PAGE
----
TAIPEI (Taiwan News)—Taiwan food giant I-Mei has begun to operate a food radioactivity laboratory, a first for Taiwan’s private sector, set up to test food radioactivity to ensure foods and their ingredients are safe to eat and meet international radionuclide limits.
The food company said it spent NT$15 million (about US$500,000) to purchase two radiation survey instruments from France.
Before the establishment of I-Mei’s food radioactivity laboratory, food radioactivity tests and measurements could only be done at laboratories owned by the Radiation Monitoring Center under the Cabinet-level Atomic Energy Council.
Besides the radioactivity laboratory, I-Mei is also setting up a dioxin/polychlorinated biphenyl (PCB) trace pollutants laboratory, which is set to begin operation at the end of this year.
A radiation survey instrument in I-Mei's new radiation laboratory.
I-Mei CEO Luis Ko (高志明) said that as long as humans exist, they will be bothered by dioxins and radiation. Besides environmental background values, radiation also has the issue of man-made radionuclides, while dioxins and PCBs will almost always be found in water and soil due to environmental contamination in modern times, and it’s only a question of how much of them, Ko said.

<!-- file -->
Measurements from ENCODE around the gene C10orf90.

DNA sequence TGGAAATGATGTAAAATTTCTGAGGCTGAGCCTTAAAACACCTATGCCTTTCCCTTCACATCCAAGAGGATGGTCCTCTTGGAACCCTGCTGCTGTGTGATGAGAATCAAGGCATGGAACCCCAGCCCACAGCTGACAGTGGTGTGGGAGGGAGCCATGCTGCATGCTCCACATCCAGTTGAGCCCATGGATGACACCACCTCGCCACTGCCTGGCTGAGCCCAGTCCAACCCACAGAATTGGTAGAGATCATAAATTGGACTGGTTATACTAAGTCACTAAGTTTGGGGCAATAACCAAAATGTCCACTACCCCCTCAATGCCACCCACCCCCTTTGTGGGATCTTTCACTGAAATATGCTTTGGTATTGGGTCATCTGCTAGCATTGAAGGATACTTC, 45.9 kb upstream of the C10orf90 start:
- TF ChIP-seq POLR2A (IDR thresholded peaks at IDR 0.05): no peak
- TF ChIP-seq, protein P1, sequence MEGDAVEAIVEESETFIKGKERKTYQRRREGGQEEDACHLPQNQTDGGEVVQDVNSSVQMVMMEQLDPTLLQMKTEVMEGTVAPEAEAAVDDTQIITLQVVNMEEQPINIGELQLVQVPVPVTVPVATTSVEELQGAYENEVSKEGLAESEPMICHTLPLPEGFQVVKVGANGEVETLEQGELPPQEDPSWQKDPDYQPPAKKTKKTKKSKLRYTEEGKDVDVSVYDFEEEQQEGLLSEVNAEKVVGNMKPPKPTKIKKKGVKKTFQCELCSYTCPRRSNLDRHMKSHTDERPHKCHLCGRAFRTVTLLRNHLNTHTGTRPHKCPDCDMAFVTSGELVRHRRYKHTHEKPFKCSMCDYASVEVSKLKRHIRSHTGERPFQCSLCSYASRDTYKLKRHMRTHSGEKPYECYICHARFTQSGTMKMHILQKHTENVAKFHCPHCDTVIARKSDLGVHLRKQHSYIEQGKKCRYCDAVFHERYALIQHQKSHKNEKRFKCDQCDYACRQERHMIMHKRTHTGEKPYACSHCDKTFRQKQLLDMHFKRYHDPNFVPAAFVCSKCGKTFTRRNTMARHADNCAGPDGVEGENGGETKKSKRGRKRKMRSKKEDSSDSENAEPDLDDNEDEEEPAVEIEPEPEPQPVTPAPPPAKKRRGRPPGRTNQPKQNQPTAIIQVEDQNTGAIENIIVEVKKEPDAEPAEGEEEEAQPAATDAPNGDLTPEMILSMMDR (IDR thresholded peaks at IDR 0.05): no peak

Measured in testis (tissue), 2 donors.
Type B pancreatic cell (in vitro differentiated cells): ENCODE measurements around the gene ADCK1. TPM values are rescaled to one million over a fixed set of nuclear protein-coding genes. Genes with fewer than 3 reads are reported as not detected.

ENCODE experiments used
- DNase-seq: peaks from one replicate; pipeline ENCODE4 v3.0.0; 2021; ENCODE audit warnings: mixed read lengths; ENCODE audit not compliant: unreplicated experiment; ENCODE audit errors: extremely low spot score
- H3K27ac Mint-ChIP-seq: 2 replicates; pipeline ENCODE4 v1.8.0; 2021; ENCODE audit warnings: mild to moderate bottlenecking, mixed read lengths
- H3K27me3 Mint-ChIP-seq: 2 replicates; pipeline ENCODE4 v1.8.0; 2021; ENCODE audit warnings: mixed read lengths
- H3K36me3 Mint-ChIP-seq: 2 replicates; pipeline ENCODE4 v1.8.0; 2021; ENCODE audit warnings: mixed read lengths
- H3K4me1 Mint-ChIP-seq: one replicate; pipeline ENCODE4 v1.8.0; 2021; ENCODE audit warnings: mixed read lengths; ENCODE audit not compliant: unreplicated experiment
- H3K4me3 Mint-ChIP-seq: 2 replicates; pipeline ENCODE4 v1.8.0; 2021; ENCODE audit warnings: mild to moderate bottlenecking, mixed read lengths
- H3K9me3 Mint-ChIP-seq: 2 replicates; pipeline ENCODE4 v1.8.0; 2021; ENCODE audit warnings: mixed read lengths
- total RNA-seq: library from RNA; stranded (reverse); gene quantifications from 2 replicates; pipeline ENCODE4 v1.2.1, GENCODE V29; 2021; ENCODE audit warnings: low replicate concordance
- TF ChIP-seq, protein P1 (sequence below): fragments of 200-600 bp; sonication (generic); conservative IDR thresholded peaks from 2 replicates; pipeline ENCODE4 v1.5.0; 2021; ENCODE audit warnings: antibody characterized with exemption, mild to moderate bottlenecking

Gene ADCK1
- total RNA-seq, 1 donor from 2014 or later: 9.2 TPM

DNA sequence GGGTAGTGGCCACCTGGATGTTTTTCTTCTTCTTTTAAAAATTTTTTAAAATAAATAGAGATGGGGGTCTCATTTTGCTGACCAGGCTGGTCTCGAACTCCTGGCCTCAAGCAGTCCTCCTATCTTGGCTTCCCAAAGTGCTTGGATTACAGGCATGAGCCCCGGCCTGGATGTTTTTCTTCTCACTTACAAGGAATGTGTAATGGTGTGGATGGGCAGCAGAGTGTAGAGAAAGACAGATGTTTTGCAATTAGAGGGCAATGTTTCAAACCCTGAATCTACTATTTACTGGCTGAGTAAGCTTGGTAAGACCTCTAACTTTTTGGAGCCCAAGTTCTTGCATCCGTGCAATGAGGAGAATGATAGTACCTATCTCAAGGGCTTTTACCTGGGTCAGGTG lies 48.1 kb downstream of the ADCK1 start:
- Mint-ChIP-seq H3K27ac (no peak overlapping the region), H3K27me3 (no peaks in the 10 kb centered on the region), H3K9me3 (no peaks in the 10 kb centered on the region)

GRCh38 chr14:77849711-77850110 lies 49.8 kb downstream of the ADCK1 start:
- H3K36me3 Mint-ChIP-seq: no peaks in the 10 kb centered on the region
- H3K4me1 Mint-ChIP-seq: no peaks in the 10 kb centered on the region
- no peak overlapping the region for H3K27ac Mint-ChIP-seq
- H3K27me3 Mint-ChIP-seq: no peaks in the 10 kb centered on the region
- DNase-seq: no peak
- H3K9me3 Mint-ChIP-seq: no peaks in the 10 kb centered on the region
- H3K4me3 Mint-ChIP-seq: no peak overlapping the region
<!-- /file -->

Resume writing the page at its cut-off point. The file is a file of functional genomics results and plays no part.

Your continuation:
Since the two problems of radiation and dioxins will always exist, I-Mei invested in the radiation laboratory and the dioxin laboratory to ensure that I-Mie always uses safe food materials and ingredients, Ko added.
I-Mei Food Safety Laboratory director Chang Shih-chiang (張士強) said that in order to operate the two radiation survey instruments imported from France, the company sent two staff members to France to receive training. He added that both the instruments can detect and measure small amounts of man-made radionuclides, such as iodine-131, caesium-134, and caesium-137, and both are very efficient.
Currently I-Mei’s food radioactivity laboratory is mainly dedicated to screening food materials and ingredients to be used by the company to further ensure food safety, Chang said. This radiation laboratory is set up against the backdrop of increasing concern in Taiwan about radiation contamination of food products, especially after the 311 incident in Japan in 2011.